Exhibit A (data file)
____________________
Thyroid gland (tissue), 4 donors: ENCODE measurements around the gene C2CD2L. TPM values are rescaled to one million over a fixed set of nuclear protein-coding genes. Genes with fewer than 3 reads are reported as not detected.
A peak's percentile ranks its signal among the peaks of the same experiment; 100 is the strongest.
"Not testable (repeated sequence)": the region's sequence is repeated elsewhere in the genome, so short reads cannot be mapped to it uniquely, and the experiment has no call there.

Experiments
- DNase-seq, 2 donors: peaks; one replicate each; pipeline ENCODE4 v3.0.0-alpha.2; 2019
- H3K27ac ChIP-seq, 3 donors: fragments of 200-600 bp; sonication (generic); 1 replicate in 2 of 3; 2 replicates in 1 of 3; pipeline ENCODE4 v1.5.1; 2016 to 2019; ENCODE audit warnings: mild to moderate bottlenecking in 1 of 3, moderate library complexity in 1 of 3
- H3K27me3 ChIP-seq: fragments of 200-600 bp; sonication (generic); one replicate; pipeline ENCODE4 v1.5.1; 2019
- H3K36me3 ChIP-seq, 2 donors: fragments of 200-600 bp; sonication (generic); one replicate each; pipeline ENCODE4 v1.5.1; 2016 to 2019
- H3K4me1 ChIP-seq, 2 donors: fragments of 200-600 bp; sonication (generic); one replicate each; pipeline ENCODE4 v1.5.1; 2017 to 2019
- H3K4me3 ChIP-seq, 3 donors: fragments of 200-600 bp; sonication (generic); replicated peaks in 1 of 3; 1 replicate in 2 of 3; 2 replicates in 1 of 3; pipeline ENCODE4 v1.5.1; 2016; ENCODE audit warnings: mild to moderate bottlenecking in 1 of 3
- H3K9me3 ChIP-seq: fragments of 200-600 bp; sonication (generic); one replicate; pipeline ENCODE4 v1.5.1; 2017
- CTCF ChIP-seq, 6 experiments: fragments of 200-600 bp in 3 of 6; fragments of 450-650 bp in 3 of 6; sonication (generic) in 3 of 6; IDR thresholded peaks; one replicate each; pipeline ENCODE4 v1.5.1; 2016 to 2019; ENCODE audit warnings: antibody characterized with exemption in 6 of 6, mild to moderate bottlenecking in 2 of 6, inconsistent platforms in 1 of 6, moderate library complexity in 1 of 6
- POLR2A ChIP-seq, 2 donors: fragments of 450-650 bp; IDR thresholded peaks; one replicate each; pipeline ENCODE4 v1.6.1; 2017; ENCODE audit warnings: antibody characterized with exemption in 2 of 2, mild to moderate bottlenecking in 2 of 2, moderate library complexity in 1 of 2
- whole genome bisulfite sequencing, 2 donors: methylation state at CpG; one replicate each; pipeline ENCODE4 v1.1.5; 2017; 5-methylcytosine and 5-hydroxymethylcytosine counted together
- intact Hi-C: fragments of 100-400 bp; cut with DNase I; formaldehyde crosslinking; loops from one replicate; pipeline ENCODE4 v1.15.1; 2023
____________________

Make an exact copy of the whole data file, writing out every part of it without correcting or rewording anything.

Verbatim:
Thyroid gland (tissue), 4 donors: ENCODE measurements around the gene C2CD2L. TPM values are rescaled to one million over a fixed set of nuclear protein-coding genes. Genes with fewer than 3 reads are reported as not detected.
A peak's percentile ranks its signal among the peaks of the same experiment; 100 is the strongest.
"Not testable (repeated sequence)": the region's sequence is repeated elsewhere in the genome, so short reads cannot be mapped to it uniquely, and the experiment has no call there.

Experiments
- DNase-seq, 2 donors: peaks; one replicate each; pipeline ENCODE4 v3.0.0-alpha.2; 2019
- H3K27ac ChIP-seq, 3 donors: fragments of 200-600 bp; sonication (generic); 1 replicate in 2 of 3; 2 replicates in 1 of 3; pipeline ENCODE4 v1.5.1; 2016 to 2019; ENCODE audit warnings: mild to moderate bottlenecking in 1 of 3, moderate library complexity in 1 of 3
- H3K27me3 ChIP-seq: fragments of 200-600 bp; sonication (generic); one replicate; pipeline ENCODE4 v1.5.1; 2019
- H3K36me3 ChIP-seq, 2 donors: fragments of 200-600 bp; sonication (generic); one replicate each; pipeline ENCODE4 v1.5.1; 2016 to 2019
- H3K4me1 ChIP-seq, 2 donors: fragments of 200-600 bp; sonication (generic); one replicate each; pipeline ENCODE4 v1.5.1; 2017 to 2019
- H3K4me3 ChIP-seq, 3 donors: fragments of 200-600 bp; sonication (generic); replicated peaks in 1 of 3; 1 replicate in 2 of 3; 2 replicates in 1 of 3; pipeline ENCODE4 v1.5.1; 2016; ENCODE audit warnings: mild to moderate bottlenecking in 1 of 3
- H3K9me3 ChIP-seq: fragments of 200-600 bp; sonication (generic); one replicate; pipeline ENCODE4 v1.5.1; 2017
- CTCF ChIP-seq, 6 experiments: fragments of 200-600 bp in 3 of 6; fragments of 450-650 bp in 3 of 6; sonication (generic) in 3 of 6; IDR thresholded peaks; one replicate each; pipeline ENCODE4 v1.5.1; 2016 to 2019; ENCODE audit warnings: antibody characterized with exemption in 6 of 6, mild to moderate bottlenecking in 2 of 6, inconsistent platforms in 1 of 6, moderate library complexity in 1 of 6
- POLR2A ChIP-seq, 2 donors: fragments of 450-650 bp; IDR thresholded peaks; one replicate each; pipeline ENCODE4 v1.6.1; 2017; ENCODE audit warnings: antibody characterized with exemption in 2 of 2, mild to moderate bottlenecking in 2 of 2, moderate library complexity in 1 of 2
- whole genome bisulfite sequencing, 2 donors: methylation state at CpG; one replicate each; pipeline ENCODE4 v1.1.5; 2017; 5-methylcytosine and 5-hydroxymethylcytosine counted together
- intact Hi-C: fragments of 100-400 bp; cut with DNase I; formaldehyde crosslinking; loops from one replicate; pipeline ENCODE4 v1.15.1; 2023